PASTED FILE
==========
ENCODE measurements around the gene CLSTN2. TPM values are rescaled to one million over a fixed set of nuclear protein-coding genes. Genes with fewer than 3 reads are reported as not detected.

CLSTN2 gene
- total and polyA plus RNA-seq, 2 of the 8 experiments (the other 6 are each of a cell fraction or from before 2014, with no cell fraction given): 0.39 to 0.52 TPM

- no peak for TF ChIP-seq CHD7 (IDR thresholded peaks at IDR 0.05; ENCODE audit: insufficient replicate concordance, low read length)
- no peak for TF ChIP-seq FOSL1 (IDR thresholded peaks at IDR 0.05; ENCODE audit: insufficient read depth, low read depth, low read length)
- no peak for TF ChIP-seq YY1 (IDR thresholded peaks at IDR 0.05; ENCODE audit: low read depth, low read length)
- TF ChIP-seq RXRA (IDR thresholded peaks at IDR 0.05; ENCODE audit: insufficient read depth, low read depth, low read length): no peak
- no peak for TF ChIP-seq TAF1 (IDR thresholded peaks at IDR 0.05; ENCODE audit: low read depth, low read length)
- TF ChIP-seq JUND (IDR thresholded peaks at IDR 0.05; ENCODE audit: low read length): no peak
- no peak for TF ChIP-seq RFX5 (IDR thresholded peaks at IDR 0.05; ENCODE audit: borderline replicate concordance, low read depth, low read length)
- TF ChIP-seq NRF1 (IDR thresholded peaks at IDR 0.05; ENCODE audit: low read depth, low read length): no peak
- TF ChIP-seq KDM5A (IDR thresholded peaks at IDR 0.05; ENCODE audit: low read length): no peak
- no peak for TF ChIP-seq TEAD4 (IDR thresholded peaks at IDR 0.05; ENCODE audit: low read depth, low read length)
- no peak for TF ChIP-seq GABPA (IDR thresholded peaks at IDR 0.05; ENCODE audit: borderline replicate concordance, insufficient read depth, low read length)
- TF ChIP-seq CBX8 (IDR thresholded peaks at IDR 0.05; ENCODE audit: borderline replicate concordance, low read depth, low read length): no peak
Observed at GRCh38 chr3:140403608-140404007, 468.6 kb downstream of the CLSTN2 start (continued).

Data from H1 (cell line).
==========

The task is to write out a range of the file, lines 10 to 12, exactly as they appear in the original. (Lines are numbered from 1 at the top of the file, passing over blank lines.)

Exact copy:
- no peak for TF ChIP-seq RFX5 (IDR thresholded peaks at IDR 0.05; ENCODE audit: borderline replicate concordance, low read depth, low read length)
- TF ChIP-seq NRF1 (IDR thresholded peaks at IDR 0.05; ENCODE audit: low read depth, low read length): no peak
- TF ChIP-seq KDM5A (IDR thresholded peaks at IDR 0.05; ENCODE audit: low read length): no peak